This looks like checking the arrangement and deciding what works on the track and what does not. In this phase, you may opt to not use an entire track you recorded, cut out parts of tracks that just cause clutter, move some parts to a different section, or take out entire sections of the song you’re forming.
Comping involves comparing and selecting from duplicate takes of each track you recorded. Some pick the best phrases they hear in each take and combine it into what is called a Frankenstein-take.
In noise reduction, you will cut some sounds before, after, and during each section of an audio file where you can hear a sound, you don’t like. This could be footsteps, breaths, chair squeaks, background voices, or dead air. You could also opt to add a high-pass filter under the low-frequency range of instruments that are non-bass. This will remove any rumbling sound.
Time editing means fixing off-beat notes by cutting and pasting what works on percussive instruments. There’s also a method called time-stretching that chooses what works on all instruments.
The last type of editing is called pitch editing where you can put a bad note back on the pitch using AutoTune or a software similar to it.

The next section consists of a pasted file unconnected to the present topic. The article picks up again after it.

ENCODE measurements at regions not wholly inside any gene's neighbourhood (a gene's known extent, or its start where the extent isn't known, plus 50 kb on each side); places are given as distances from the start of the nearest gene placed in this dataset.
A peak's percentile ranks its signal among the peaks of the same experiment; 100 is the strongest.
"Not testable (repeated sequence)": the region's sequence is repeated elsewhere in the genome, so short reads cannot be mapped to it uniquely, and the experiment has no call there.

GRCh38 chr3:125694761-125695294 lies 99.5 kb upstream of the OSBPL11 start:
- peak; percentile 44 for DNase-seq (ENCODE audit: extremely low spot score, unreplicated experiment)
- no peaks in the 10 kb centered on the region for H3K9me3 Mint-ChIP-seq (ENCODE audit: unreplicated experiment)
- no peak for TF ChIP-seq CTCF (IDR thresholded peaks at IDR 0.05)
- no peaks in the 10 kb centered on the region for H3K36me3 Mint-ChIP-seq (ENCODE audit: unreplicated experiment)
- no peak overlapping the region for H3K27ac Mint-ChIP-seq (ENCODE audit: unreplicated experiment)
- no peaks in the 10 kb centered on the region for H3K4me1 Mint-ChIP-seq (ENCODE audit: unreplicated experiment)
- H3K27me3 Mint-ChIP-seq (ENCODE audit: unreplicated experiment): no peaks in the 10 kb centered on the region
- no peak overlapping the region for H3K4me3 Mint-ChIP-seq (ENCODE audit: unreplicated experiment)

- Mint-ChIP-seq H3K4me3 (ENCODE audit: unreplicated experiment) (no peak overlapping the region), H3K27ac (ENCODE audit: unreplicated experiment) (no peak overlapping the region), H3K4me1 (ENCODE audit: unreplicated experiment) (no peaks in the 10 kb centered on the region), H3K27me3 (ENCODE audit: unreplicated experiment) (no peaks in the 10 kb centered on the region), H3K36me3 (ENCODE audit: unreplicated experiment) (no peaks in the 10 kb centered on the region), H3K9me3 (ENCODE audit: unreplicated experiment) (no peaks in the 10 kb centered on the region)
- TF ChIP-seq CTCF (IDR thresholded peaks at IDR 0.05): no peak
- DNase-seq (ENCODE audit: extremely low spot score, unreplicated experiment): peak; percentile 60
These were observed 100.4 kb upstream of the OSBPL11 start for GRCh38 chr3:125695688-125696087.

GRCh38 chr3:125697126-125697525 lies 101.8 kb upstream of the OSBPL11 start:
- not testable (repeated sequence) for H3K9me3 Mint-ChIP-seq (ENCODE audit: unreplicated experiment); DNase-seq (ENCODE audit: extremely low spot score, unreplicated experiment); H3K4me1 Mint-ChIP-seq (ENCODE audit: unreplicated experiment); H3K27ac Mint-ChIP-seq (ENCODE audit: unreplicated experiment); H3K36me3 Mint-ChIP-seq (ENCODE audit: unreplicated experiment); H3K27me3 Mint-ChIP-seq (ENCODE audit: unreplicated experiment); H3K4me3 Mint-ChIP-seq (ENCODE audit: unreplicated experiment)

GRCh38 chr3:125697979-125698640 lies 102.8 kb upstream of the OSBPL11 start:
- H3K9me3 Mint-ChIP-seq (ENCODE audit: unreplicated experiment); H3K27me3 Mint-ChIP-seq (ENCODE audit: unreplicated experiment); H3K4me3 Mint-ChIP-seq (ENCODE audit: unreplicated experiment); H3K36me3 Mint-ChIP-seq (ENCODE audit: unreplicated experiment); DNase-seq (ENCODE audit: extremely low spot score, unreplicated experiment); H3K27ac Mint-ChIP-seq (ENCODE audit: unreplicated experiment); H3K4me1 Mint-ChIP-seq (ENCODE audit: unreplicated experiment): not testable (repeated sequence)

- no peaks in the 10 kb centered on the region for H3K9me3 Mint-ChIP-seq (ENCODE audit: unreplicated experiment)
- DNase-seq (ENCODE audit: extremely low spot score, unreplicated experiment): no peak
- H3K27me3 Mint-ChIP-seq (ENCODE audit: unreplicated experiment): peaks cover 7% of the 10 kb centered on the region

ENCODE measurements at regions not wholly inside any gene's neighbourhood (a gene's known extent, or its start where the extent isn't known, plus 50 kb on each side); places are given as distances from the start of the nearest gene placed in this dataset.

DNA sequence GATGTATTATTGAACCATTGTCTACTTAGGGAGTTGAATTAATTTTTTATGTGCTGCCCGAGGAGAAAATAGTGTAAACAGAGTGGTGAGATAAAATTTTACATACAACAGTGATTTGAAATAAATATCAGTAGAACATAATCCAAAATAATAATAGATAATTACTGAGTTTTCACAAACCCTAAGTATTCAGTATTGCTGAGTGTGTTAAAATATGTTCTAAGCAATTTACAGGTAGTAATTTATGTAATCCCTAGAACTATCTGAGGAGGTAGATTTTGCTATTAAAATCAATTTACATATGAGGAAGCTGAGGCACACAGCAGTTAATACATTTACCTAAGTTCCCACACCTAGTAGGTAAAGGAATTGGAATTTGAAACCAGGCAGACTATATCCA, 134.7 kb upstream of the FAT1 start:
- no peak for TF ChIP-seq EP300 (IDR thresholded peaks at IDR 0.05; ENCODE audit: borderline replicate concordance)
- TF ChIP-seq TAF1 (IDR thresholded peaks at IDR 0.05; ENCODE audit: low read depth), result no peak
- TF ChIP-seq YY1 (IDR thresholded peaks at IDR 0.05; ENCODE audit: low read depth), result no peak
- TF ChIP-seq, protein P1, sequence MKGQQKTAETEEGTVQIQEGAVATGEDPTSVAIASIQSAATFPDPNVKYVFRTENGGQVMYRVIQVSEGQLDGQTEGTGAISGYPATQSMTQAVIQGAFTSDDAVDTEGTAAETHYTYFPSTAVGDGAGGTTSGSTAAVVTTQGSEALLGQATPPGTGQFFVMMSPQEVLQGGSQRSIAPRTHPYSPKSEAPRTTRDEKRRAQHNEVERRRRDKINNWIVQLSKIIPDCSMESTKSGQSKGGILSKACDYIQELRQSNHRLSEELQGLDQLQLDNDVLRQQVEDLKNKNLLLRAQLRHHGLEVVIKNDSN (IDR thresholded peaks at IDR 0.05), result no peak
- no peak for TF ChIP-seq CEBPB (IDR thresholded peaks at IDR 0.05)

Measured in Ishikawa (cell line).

3. Mix the tracks.
After recording and editing each track, your next job is to blend everything into one unit. This process can be done in many different ways but producers commonly do these tasks.
One way is panning by giving each instrument a space in the stereo image. You may also opt to mix through balancing faders with the intent to make sure that no instrument is too loud or soft than the others. There is also the process called compression which makes sure that each of the notes is clearly heard by leveling out the dynamic range of an instrument. Equalization is a way to ensure that no two sounds will be competing for the same frequency band. Some also add reverb that creates a three-dimensional space and unifies everything in one room sound. Others use automation where you could change each setting at different points of the song.
4. Master your record.
Before mastering the record, all of the tracks in it must be bounced or re-recorded into one single stereo file. It will sound even better when you add these finishing touches in the mastering process. Commonly done in this phase is balancing frequencies through multi-band compression. Each frequency band is compressed separately from the spectrum. You could also master a record by maximizing the loudness by using further compression and limiting. Another common mastering technique is called stereo widening where you may add a sense of width to the high frequency in your record.
Mastering is difficult so usually, producers commission or outsources experts to do this process. You may opt to go through this process or not at all. Just know that the mastering process is done to make your mix sound professional or you want it to sound the best that it could.